But What About the Futuristic Me?

By Dr. Gilbert Lancelot Raiford, Ethical Markets Advisory Board Member

Presented at the World Future Society Conference, Orlando, FL, July 11-14, 2004

Whether because of myopia or “benign neglect”, futurists have blatantly shied away from discussing one of the most serious social problems this nation faces – that of a rapidly growing underclass. Simply stated, the underclass is a significant cohort of Americans who are relatively physically, mentally, and emotionally healthy but permanently unemployed and unemployable. This is a social stratum that is below the working poor. It is a class that will remain totally unaffected by an increase in the national minimum wage or the forecast of a rebounding economy.

The underclass represents a new kind of poor. A great many high achieving African Americans will proudly tell you that they are the product of a welfare family; that they were the first in their family to graduate high school or matriculate at a university. They will talk about growing up in the Projects and about parents who worked two menial jobs in order to raise upward bound children. That was a decidedly different era. With the underclass, we are talking about intergenerational poverty. We are talking about children having and trying to raise children; we are talking about people returning from having served long prison sentences and those whose plea bargain includes felony convictions – conditions that mitigate against employability; we are talking about people who dropped out or were pushed out of school; and we are talking about people who have no marketable skills and will never acquire any.

The underclass is not a new cohort. We began to recognize this stratum during the active 1960’s. In fact, the so-called “War on Poverty” was our national attempt to address this social malady – this blight that contradicted our image as the moral leader of the world. A significant amount of money was poured into underclass areas throughout the country and effective programs were instituted and implemented. There was an aggressive recruitment to include the poor in both planning and implementation and we coined the term “maximum feasible participation” to indicate our belief that poor is not synonymous with either stupid or lazy. We created such programs as “Mobilization for Youth” and used social workers to go from house to house to recruit school dropouts to enroll in G.E.D. programs to lay the foundation for getting a trade or a college education. By all standards, this was an extremely effective initiative on the part of our federal government. Then, Wham! At the beginning of the 1970’s, the War on Poverty” had turned to a war on poverty programs. Every one of them has been abolished except Head Start and the efforts to preserve this much-needed program is a yearly struggle in Congress.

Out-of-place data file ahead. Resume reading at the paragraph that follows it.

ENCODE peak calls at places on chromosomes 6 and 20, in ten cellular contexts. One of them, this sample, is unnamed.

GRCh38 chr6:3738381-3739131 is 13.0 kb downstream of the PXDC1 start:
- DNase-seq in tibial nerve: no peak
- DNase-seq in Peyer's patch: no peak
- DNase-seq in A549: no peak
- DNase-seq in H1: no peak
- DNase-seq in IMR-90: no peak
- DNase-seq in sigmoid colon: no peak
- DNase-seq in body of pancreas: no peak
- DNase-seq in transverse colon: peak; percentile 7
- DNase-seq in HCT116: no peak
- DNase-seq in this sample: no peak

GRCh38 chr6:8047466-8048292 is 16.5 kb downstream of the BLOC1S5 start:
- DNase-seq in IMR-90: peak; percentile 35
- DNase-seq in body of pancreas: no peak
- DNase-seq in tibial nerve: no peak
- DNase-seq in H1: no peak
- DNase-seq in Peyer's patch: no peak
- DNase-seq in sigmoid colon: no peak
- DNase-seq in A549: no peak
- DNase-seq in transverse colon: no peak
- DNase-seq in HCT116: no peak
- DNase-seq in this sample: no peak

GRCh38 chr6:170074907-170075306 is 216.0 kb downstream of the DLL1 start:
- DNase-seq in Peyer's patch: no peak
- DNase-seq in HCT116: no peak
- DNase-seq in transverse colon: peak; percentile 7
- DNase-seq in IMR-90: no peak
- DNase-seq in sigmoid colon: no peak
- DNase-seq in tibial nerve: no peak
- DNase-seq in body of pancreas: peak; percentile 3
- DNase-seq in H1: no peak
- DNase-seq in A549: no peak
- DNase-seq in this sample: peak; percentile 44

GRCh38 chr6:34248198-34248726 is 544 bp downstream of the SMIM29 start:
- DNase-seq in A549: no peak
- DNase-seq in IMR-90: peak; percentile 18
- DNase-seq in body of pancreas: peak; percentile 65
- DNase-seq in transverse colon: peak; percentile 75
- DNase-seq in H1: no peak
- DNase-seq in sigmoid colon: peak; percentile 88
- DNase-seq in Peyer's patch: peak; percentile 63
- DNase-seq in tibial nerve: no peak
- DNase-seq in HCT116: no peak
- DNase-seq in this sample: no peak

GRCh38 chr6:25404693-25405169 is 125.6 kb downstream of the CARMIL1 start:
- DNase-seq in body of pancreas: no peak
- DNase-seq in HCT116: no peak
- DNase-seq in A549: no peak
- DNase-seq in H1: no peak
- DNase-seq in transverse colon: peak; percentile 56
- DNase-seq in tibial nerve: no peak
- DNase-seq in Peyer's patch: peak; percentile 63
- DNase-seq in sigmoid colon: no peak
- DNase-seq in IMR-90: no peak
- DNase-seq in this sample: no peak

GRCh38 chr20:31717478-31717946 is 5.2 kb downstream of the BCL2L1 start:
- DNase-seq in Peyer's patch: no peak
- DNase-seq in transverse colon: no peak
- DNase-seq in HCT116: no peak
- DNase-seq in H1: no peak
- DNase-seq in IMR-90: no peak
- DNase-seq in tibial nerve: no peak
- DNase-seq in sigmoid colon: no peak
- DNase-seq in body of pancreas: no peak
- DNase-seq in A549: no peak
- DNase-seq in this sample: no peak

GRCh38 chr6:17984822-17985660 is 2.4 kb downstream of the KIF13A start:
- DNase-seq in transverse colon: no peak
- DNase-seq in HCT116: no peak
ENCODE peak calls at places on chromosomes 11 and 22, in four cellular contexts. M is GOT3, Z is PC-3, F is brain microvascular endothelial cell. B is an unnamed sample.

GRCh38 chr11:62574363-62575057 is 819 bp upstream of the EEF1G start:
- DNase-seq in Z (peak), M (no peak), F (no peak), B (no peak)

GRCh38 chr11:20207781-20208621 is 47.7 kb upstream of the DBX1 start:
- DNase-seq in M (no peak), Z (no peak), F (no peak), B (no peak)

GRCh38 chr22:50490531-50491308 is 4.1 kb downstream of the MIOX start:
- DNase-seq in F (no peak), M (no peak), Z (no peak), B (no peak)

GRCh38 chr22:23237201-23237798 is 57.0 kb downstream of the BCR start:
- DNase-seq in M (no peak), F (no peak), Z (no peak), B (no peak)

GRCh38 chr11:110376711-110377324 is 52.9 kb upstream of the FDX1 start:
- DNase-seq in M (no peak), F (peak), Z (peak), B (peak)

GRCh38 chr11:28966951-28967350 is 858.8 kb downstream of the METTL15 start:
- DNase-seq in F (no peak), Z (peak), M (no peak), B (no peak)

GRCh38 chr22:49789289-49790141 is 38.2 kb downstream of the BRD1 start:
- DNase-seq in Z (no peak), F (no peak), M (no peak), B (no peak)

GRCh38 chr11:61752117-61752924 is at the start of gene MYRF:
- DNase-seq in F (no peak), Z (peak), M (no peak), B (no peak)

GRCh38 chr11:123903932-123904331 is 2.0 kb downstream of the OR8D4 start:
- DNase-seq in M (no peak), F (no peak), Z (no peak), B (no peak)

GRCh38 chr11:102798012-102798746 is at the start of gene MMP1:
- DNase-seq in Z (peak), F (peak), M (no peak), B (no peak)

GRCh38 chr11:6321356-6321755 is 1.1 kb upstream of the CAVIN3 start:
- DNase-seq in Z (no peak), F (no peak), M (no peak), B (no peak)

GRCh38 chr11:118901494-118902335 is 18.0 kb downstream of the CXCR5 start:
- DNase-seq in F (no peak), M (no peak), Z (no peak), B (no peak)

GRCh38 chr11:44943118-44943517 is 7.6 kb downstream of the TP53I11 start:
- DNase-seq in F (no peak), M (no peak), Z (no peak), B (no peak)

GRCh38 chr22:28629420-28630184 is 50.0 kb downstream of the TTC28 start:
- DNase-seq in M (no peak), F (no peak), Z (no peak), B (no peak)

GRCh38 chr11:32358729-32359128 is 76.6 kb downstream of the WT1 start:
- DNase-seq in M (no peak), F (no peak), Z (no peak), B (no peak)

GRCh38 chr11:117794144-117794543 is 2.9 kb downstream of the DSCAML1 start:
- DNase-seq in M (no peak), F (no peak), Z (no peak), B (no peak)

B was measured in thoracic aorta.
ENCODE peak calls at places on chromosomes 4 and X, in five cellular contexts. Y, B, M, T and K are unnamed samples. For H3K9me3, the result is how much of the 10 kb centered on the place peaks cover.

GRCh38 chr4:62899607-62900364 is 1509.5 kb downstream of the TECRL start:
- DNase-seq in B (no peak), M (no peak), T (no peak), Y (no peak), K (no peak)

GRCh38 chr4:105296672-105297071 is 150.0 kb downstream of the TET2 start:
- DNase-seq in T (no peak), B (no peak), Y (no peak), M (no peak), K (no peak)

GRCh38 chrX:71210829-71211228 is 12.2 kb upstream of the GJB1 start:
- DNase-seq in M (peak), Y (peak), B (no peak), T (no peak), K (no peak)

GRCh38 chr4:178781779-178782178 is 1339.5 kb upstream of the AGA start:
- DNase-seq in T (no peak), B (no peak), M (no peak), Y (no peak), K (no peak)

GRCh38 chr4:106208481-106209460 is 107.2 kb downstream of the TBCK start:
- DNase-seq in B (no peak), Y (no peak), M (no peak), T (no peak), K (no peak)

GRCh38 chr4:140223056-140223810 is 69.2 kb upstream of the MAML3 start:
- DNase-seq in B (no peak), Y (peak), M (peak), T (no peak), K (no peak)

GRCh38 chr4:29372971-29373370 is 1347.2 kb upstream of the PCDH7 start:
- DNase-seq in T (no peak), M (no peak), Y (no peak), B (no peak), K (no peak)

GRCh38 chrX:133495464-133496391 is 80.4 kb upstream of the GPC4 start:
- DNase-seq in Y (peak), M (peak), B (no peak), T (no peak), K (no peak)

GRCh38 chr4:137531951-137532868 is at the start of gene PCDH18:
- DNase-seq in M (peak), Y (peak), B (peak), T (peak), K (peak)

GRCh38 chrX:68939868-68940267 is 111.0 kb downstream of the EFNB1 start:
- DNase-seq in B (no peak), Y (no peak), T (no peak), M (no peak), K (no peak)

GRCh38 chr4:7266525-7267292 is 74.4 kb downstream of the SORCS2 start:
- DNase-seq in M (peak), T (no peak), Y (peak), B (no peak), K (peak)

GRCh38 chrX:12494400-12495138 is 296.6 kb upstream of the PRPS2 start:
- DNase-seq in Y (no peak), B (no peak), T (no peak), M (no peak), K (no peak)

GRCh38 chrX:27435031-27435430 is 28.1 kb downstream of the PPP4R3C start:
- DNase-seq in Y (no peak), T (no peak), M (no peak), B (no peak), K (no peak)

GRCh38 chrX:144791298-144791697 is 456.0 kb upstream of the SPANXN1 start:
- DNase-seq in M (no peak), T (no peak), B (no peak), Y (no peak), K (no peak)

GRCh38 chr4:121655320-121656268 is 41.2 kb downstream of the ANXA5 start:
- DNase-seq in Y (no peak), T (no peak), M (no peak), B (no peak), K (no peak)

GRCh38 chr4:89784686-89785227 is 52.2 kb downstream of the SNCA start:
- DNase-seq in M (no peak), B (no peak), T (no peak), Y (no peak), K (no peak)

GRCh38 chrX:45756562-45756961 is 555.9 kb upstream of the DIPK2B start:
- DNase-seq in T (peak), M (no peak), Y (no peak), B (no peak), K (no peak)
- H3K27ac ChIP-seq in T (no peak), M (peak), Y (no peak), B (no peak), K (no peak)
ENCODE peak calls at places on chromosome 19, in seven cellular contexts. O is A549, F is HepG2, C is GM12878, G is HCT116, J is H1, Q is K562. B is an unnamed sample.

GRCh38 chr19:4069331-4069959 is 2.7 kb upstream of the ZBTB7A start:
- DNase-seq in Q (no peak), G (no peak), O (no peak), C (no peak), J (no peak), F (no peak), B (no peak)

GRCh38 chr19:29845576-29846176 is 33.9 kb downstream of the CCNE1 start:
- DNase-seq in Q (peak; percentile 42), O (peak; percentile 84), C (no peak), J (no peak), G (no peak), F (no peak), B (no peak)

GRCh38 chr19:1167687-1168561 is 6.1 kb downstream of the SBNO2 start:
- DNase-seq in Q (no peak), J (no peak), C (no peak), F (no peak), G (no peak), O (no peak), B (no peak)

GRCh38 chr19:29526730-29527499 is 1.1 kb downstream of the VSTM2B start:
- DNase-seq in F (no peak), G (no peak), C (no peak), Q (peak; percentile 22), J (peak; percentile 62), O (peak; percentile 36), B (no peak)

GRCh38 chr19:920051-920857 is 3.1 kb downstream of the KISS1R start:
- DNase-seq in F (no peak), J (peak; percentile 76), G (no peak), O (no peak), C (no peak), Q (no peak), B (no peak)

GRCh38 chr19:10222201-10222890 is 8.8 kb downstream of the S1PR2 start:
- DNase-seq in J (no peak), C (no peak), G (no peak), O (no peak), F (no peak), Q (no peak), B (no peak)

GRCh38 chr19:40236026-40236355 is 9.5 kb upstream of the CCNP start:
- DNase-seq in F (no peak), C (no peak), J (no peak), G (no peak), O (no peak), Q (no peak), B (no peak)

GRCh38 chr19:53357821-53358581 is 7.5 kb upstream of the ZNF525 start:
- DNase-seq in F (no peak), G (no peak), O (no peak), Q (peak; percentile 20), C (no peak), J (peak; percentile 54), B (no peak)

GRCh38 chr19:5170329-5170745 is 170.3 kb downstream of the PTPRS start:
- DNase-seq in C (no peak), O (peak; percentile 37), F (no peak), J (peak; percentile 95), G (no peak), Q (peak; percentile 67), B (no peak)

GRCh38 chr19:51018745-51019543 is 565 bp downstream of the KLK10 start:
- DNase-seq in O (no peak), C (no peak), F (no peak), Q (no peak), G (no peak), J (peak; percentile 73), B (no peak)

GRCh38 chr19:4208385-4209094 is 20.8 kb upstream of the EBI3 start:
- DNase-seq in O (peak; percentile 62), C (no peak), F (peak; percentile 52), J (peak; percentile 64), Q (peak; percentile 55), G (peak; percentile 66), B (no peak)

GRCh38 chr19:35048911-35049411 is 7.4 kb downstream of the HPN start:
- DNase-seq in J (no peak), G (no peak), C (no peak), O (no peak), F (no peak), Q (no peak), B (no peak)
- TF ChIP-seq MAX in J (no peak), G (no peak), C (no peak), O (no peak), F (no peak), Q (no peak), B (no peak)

We cannot afford to continue to ignore the reality that the underclass will inherit and inhabit the future along with the rest of us. Ignoring them will not cause them to vanish nor will it reduce their negative influence on our quality of life. Poverty remains a primary incubator for violence and infectious diseases, conditions from which there is no immunity – regardless of our individual wealth. Therefore, helping the underclass is not simply an act of benevolence. It is, in fact, the only sustaining way to enhance the quality of life for all of us.

The theme of this conference is “What If”. I have a few “what if” questions: 1) What if we were to become as serious about eradicating poverty as we are about reducing the national deficit? 2) What if we redefine “felony” so that it would not include victimless crimes and make that definition retroactive, releasing way over half federal and state prisoners and removing the unemployable status of millions of able-bodied and able-minded men and women; and 3) What if we redefined the pejorative term “redistributive the wealth” and call it what it really would be, the process of correcting the evils of mass exploitation.

We have the resources and expertise to make significant inroads into solving this societal debilitating problem. We only lack the will. Any World Future architectural plan that omits an inclusion of these “what ifs” is myopic and would actually exacerbate this solvable social problem.